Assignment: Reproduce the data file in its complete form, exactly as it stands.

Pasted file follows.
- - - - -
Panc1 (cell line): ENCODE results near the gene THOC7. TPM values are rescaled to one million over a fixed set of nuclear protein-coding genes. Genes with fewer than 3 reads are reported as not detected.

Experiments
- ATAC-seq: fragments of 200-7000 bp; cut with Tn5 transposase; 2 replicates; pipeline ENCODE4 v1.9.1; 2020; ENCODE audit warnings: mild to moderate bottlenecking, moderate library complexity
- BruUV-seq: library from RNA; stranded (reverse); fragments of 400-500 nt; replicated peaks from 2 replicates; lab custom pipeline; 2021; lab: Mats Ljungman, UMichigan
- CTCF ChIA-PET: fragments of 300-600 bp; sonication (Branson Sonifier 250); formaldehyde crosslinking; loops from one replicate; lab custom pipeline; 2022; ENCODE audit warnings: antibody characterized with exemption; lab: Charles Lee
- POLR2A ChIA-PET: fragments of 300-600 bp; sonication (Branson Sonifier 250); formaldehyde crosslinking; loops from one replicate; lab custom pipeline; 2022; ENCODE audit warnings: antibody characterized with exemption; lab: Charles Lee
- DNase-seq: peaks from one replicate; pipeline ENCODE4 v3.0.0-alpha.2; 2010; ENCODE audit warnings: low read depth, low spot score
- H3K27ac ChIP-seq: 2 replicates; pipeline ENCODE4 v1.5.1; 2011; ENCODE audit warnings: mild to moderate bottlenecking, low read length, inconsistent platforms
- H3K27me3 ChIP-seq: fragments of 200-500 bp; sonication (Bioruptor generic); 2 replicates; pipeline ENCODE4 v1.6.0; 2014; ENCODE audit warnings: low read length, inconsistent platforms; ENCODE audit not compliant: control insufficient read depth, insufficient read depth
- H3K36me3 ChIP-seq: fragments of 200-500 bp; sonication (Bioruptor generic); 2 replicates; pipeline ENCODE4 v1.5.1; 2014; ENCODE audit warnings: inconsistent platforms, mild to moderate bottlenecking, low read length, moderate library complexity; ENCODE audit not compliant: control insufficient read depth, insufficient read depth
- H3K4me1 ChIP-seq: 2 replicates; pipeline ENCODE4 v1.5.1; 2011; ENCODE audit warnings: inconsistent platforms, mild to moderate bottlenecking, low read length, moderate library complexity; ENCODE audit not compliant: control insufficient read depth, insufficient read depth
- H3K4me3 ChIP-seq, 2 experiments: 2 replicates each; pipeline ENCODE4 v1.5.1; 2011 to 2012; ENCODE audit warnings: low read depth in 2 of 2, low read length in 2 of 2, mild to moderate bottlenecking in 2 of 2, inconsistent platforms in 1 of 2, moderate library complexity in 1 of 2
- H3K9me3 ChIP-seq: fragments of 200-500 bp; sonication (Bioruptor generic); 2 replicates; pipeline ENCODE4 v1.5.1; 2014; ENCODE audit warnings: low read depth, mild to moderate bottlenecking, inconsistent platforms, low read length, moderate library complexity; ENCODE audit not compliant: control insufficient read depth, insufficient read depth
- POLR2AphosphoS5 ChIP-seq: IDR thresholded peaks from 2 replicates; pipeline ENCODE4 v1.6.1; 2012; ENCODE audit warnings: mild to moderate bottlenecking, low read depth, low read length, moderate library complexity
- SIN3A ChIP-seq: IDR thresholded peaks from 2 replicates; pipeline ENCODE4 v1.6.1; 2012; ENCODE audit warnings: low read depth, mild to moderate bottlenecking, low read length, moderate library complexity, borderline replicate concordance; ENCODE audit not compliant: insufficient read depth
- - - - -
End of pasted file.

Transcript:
Panc1 (cell line): ENCODE results near the gene THOC7. TPM values are rescaled to one million over a fixed set of nuclear protein-coding genes. Genes with fewer than 3 reads are reported as not detected.

Experiments
- ATAC-seq: fragments of 200-7000 bp; cut with Tn5 transposase; 2 replicates; pipeline ENCODE4 v1.9.1; 2020; ENCODE audit warnings: mild to moderate bottlenecking, moderate library complexity
- BruUV-seq: library from RNA; stranded (reverse); fragments of 400-500 nt; replicated peaks from 2 replicates; lab custom pipeline; 2021; lab: Mats Ljungman, UMichigan
- CTCF ChIA-PET: fragments of 300-600 bp; sonication (Branson Sonifier 250); formaldehyde crosslinking; loops from one replicate; lab custom pipeline; 2022; ENCODE audit warnings: antibody characterized with exemption; lab: Charles Lee
- POLR2A ChIA-PET: fragments of 300-600 bp; sonication (Branson Sonifier 250); formaldehyde crosslinking; loops from one replicate; lab custom pipeline; 2022; ENCODE audit warnings: antibody characterized with exemption; lab: Charles Lee
- DNase-seq: peaks from one replicate; pipeline ENCODE4 v3.0.0-alpha.2; 2010; ENCODE audit warnings: low read depth, low spot score
- H3K27ac ChIP-seq: 2 replicates; pipeline ENCODE4 v1.5.1; 2011; ENCODE audit warnings: mild to moderate bottlenecking, low read length, inconsistent platforms
- H3K27me3 ChIP-seq: fragments of 200-500 bp; sonication (Bioruptor generic); 2 replicates; pipeline ENCODE4 v1.6.0; 2014; ENCODE audit warnings: low read length, inconsistent platforms; ENCODE audit not compliant: control insufficient read depth, insufficient read depth
- H3K36me3 ChIP-seq: fragments of 200-500 bp; sonication (Bioruptor generic); 2 replicates; pipeline ENCODE4 v1.5.1; 2014; ENCODE audit warnings: inconsistent platforms, mild to moderate bottlenecking, low read length, moderate library complexity; ENCODE audit not compliant: control insufficient read depth, insufficient read depth
- H3K4me1 ChIP-seq: 2 replicates; pipeline ENCODE4 v1.5.1; 2011; ENCODE audit warnings: inconsistent platforms, mild to moderate bottlenecking, low read length, moderate library complexity; ENCODE audit not compliant: control insufficient read depth, insufficient read depth
- H3K4me3 ChIP-seq, 2 experiments: 2 replicates each; pipeline ENCODE4 v1.5.1; 2011 to 2012; ENCODE audit warnings: low read depth in 2 of 2, low read length in 2 of 2, mild to moderate bottlenecking in 2 of 2, inconsistent platforms in 1 of 2, moderate library complexity in 1 of 2
- H3K9me3 ChIP-seq: fragments of 200-500 bp; sonication (Bioruptor generic); 2 replicates; pipeline ENCODE4 v1.5.1; 2014; ENCODE audit warnings: low read depth, mild to moderate bottlenecking, inconsistent platforms, low read length, moderate library complexity; ENCODE audit not compliant: control insufficient read depth, insufficient read depth
- POLR2AphosphoS5 ChIP-seq: IDR thresholded peaks from 2 replicates; pipeline ENCODE4 v1.6.1; 2012; ENCODE audit warnings: mild to moderate bottlenecking, low read depth, low read length, moderate library complexity
- SIN3A ChIP-seq: IDR thresholded peaks from 2 replicates; pipeline ENCODE4 v1.6.1; 2012; ENCODE audit warnings: low read depth, mild to moderate bottlenecking, low read length, moderate library complexity, borderline replicate concordance; ENCODE audit not compliant: insufficient read depth